The military has proven quite effective at this in recent years, providing a relatively supportive, liberal environment for Muslim troops serving in what is effectively a war against militant Islam. The secret is to allow for a malleable policy implementation in the hands of experienced noncommissioned officers. A key to the military's managerial success is strict adherence to conflict resolution at the lowest level. This level might be a fire team leader, a squad leader, or a platoon sergeant. "Unit cohesion" will be a buzzword in the weeks to come, and NCOs are responsible for maintaining that cohesion. It's in every sergeant's best interest both professionally and as a matter of survival to keep his or her soldiers unified. Service members are annually given mandatory briefings on such matters as sexual harassment, suicide prevention, post-traumatic stress disorder, and religious discrimination.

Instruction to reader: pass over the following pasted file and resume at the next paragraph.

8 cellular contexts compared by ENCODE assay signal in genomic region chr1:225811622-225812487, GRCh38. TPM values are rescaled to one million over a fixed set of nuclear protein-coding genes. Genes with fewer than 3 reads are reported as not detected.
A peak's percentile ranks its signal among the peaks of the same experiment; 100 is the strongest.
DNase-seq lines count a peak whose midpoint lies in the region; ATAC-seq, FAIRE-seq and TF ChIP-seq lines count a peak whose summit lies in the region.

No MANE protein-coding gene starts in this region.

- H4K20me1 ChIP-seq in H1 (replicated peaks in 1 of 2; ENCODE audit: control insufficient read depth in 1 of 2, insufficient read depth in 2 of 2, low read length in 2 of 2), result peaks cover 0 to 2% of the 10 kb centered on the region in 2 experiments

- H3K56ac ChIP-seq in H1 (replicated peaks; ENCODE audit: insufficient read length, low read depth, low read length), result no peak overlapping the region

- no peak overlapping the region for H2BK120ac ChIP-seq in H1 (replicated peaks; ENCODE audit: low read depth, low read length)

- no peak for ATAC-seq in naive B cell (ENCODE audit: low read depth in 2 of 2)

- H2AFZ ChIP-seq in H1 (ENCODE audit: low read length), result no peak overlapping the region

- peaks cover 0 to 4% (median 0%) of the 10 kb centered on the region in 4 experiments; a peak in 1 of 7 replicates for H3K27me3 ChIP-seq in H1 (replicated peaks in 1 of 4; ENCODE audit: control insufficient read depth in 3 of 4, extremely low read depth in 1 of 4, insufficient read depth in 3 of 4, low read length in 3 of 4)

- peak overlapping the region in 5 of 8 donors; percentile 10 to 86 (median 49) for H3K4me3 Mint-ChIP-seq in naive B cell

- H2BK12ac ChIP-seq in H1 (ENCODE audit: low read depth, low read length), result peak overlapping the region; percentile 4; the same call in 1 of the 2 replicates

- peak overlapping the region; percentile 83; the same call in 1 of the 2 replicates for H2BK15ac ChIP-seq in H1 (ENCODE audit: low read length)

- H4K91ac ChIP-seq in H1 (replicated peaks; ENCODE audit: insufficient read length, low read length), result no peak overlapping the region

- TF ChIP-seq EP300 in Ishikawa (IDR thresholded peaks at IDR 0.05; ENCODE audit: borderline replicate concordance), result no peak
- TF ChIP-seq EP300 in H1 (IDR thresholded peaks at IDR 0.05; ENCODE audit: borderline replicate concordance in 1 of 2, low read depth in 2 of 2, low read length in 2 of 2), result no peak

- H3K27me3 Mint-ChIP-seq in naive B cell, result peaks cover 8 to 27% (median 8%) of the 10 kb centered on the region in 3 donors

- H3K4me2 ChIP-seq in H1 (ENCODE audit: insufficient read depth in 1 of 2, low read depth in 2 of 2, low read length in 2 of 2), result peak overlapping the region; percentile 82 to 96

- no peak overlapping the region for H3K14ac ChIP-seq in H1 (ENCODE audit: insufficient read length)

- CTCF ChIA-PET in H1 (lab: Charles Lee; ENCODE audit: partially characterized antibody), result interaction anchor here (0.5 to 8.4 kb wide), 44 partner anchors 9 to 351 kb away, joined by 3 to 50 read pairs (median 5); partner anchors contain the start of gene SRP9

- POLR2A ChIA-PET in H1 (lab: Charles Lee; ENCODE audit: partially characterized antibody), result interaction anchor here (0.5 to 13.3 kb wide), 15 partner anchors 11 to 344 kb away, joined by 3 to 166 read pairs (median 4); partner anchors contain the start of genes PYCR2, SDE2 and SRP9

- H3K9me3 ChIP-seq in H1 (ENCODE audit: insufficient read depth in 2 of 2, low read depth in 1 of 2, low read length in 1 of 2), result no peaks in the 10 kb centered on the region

There is little doubt that sexual tolerance will be added to the PowerPoint roster. On the threshold of the policy's repeal, qualified Equal Opportunity personnel will undoubtedly brief soldiers on a unit level, and soldiers will be given formal counseling statements to be signed stating that they understand the policy changes, and understand the consequences for violating the rights of homosexuals. But open homosexuality in the ranks will not come without a certain degree of discomfort in a culture where homophobic remarks are not in short supply. Once the repeal is official, there will be great temptation on both sides of the issue to "make headlines." Nefarious parties will be interested in seeing the issue succeed or fail as a political matter. Commanders must stamp out soldiers who bypass the chain of command and sidestep MEO - soldiers who seek the spotlight of national media attention. In instances of overt harassment, it is crucial that offending soldiers are disciplined swiftly, and in writing, so as to prevent promotions down the line. In minor cases, however, in addition to discipline where it is warranted, it is also important that offended soldiers maintain a certain stiff upper lip. In the civilian world, it is sometimes hard to grasp the abrasiveness of military culture.